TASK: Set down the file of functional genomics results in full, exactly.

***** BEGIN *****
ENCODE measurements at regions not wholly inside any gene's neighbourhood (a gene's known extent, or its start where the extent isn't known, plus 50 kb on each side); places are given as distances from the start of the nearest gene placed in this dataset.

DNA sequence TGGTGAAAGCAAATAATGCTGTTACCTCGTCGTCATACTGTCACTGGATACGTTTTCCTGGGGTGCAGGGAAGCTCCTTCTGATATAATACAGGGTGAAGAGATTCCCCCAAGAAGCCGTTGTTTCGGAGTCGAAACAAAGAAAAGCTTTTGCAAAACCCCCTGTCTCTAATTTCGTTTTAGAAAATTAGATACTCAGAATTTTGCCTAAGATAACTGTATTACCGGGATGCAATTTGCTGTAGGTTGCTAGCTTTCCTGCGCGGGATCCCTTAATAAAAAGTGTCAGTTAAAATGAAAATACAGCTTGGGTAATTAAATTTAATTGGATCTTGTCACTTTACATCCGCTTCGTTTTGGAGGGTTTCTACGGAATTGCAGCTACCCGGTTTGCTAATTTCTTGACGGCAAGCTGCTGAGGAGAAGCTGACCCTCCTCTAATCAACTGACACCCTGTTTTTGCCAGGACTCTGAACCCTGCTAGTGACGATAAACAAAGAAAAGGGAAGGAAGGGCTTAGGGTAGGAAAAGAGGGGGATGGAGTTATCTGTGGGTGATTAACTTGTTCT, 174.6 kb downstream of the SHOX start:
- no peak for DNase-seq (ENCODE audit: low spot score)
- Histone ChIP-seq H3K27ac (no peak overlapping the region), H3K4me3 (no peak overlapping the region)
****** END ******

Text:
ENCODE measurements at regions not wholly inside any gene's neighbourhood (a gene's known extent, or its start where the extent isn't known, plus 50 kb on each side); places are given as distances from the start of the nearest gene placed in this dataset.

DNA sequence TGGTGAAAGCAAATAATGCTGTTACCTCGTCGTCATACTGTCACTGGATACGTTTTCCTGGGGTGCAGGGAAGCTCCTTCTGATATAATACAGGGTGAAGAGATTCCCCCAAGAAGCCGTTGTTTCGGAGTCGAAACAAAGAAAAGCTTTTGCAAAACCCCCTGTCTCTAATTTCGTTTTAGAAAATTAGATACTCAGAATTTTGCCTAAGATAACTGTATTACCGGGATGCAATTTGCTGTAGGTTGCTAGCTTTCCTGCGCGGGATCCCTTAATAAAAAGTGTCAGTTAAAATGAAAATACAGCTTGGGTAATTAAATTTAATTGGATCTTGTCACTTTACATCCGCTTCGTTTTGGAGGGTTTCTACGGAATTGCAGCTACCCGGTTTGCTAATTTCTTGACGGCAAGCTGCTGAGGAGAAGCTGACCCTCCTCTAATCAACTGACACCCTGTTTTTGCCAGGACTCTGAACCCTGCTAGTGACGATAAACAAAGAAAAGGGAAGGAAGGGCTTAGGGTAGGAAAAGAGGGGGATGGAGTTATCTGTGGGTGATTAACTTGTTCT, 174.6 kb downstream of the SHOX start:
- no peak for DNase-seq (ENCODE audit: low spot score)
- Histone ChIP-seq H3K27ac (no peak overlapping the region), H3K4me3 (no peak overlapping the region)